thought about me, then turn about is fair play, eh?

My friend decided to go back to class to learn more (much more) about a
technical field that anthropologists often find useful but just as often
belittle for its non-humanistic (mathematical) content (little do we know;
little did I know).

So now, in addition to teaching and research, he is also a student, taking
classes with some of those he teaches. Admirable, huh? A much more
optimistic, 'forward looking' solution than mine. If he does decide to
retire early, he will have freshly-minted knowledge that, combined with his
experience, will do very nicely for developing a new career or for simply
finding a job. (I think that careers and jobs are different.)

Now, to return to work.

John McCreery's earliest contributions to this thread asked what are the big
ideas in anthropology? How might these ideas be presented? To whom should
they be presented? These questions are useful as springboards for thinking
about what the discipline is; grand questions can, sometimes, lead to grand
answers. But, I am not up to such a task right now and would rather think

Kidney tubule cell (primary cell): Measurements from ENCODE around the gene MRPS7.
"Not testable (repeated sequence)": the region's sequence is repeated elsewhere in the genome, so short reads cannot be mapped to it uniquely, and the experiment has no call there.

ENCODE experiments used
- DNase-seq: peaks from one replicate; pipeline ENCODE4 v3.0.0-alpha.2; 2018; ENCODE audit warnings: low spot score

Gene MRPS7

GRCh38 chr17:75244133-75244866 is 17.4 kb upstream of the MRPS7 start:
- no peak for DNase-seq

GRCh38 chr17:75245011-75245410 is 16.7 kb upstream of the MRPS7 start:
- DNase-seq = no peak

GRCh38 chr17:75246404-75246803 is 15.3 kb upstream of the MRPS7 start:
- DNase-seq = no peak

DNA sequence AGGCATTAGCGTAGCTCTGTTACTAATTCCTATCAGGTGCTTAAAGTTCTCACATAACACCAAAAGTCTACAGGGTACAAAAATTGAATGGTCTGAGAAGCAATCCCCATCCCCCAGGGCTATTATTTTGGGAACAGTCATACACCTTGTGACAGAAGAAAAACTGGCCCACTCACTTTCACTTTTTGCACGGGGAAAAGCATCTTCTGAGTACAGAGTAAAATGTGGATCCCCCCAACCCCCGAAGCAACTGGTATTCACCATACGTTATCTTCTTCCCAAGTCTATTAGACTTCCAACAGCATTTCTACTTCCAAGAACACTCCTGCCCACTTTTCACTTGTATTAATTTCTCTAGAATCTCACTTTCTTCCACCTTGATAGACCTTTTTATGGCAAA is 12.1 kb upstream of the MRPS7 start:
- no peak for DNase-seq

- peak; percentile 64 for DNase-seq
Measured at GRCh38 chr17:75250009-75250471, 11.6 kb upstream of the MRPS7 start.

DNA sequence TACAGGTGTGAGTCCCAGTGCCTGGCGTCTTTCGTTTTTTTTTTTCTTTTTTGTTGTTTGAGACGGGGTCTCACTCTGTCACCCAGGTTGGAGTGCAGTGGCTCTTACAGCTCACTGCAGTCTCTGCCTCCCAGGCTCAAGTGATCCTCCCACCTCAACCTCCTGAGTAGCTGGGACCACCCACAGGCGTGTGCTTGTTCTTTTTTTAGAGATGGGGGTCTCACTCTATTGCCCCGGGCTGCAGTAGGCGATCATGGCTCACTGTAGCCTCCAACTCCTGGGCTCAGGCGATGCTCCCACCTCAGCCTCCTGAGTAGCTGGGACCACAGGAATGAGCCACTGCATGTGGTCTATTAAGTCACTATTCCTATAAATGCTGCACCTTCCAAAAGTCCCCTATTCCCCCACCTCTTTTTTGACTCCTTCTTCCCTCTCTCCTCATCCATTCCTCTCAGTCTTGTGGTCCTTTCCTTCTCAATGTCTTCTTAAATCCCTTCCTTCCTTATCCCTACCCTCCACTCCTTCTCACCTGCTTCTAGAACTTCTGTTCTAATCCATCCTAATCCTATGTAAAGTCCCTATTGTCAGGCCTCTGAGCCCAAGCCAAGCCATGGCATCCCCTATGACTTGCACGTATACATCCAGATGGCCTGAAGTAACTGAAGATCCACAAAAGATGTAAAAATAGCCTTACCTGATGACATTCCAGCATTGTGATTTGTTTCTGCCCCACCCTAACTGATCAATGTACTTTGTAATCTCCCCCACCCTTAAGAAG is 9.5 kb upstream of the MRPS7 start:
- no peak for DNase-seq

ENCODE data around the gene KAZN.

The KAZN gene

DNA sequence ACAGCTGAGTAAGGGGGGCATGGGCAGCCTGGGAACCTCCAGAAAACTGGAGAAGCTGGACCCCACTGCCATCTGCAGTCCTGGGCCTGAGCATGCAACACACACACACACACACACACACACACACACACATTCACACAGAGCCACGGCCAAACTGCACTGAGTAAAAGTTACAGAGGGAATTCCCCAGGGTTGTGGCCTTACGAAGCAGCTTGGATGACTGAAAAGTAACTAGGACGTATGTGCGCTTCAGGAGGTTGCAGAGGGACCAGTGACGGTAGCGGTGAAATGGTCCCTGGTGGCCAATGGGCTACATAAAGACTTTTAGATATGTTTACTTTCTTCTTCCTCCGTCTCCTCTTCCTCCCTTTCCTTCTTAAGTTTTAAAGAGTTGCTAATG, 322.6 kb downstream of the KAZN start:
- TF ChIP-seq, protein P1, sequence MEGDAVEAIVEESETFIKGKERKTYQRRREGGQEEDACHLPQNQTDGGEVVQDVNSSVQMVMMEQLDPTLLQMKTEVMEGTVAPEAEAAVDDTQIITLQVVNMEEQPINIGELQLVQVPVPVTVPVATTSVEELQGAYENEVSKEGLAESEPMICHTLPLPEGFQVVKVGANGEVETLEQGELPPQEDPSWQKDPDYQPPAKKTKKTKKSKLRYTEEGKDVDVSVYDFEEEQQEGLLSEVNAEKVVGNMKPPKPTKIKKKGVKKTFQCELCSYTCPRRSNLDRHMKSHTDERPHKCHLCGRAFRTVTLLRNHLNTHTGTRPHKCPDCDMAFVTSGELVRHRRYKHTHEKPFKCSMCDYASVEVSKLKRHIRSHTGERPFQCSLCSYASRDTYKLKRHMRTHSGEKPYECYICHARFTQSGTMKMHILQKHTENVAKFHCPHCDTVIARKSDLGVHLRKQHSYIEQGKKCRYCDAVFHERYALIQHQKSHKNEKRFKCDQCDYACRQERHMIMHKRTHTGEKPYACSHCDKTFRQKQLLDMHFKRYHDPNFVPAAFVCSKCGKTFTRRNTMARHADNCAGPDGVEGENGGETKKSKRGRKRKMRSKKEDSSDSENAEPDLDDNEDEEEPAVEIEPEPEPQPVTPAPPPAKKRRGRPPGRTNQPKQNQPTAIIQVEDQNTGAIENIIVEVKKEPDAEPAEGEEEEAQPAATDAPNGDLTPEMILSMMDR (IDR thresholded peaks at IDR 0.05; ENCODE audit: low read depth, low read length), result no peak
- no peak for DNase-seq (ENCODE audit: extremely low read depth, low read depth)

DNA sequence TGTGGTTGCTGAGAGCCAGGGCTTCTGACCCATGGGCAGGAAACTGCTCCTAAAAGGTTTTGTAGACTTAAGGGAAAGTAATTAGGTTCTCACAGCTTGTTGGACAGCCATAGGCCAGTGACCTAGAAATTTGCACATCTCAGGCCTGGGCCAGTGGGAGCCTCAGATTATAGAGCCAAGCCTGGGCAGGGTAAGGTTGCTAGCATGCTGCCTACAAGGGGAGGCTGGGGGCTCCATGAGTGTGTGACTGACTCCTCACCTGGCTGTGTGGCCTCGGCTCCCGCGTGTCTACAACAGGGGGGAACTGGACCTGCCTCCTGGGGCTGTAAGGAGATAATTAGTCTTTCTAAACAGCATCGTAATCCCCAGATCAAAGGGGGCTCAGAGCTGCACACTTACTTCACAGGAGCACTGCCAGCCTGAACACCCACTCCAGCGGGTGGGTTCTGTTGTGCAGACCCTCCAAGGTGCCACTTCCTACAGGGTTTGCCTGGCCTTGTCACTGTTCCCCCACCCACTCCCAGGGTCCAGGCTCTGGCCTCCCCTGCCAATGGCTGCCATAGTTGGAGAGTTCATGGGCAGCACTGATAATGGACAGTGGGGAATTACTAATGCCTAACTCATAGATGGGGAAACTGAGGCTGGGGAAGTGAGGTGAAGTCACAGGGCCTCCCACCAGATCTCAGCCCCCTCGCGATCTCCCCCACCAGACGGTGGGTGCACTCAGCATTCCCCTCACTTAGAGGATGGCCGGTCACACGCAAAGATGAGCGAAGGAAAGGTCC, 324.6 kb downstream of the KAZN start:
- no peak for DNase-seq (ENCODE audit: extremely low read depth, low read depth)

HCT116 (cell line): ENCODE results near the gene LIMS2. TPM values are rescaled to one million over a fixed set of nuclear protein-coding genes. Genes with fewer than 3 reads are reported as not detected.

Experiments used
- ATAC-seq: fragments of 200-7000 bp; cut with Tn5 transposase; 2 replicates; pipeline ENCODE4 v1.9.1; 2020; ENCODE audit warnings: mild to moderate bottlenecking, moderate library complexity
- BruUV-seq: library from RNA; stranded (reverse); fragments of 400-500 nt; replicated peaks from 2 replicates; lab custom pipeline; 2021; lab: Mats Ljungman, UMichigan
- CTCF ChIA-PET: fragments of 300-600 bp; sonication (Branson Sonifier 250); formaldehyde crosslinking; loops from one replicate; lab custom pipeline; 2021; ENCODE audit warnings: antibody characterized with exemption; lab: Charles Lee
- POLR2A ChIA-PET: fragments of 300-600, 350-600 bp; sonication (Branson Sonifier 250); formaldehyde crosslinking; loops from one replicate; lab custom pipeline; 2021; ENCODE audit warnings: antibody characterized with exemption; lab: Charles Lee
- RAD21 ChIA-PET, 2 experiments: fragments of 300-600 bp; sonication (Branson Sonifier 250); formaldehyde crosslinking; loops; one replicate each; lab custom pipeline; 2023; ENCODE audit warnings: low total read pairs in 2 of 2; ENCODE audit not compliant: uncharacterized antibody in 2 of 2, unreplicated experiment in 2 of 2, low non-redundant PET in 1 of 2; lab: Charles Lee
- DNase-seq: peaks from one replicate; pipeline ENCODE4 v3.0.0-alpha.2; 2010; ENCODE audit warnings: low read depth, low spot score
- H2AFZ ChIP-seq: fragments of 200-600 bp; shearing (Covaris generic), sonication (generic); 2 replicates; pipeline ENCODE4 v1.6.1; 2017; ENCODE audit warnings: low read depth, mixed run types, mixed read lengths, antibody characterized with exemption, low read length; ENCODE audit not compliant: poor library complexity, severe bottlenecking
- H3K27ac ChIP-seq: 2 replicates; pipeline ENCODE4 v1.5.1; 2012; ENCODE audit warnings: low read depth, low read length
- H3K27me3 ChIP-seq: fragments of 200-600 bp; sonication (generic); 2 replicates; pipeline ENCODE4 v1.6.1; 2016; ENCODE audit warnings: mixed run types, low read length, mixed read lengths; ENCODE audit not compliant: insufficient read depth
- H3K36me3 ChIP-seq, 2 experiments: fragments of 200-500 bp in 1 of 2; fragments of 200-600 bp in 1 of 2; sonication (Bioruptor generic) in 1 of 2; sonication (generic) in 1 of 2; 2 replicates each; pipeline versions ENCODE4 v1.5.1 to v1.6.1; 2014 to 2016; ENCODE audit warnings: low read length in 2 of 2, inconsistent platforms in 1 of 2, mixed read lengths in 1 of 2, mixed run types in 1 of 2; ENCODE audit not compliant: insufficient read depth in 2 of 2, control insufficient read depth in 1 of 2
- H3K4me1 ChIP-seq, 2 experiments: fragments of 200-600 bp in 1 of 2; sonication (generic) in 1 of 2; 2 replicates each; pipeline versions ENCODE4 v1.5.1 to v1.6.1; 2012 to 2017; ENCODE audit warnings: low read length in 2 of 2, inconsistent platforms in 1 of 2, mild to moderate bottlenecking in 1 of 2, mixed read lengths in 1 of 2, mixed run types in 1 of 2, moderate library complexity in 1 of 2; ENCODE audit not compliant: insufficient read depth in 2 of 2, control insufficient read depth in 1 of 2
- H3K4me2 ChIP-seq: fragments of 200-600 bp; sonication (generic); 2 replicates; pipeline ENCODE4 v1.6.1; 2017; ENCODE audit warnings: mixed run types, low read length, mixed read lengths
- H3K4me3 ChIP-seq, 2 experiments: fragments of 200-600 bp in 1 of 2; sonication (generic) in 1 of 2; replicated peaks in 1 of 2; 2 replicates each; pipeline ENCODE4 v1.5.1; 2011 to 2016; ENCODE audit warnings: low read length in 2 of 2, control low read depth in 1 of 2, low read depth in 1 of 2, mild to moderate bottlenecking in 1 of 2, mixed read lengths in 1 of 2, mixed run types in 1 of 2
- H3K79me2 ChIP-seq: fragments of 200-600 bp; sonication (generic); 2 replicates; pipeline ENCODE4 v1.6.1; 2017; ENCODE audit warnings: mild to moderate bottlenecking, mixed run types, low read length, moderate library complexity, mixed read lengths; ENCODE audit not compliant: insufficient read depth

about how one anthropologist might find satisfaction as a non-traditional
practitioner. Rather than adopting the illusory hope that many Meads,
Benedicts and Batesons exist as undiscovered gems and that some may take the
public by storm (well, probably just college students and maybe their
parents), I think that expanding on the anecdotal material I provide above
might be fruitful. That is, what can I learn about my friend's experience
and where do I think some big ideas might lead him?

How about some raw speculation? My friend's fieldwork, teaching, and
learning experiences, understanding of another culture and willingness to
learn a new (mathematical) language are hallmarks of flexibility,
risk-taking, and 'vision'. Corporations value these traits (well, this is
the current buzz). Could it be that he might be a perfect candidate to
manage corporate functions in locating new sites for factories in expanding
markets? How about providing services after a factory or an office is up
and running? He is perfectly capable of providing expert advice on how a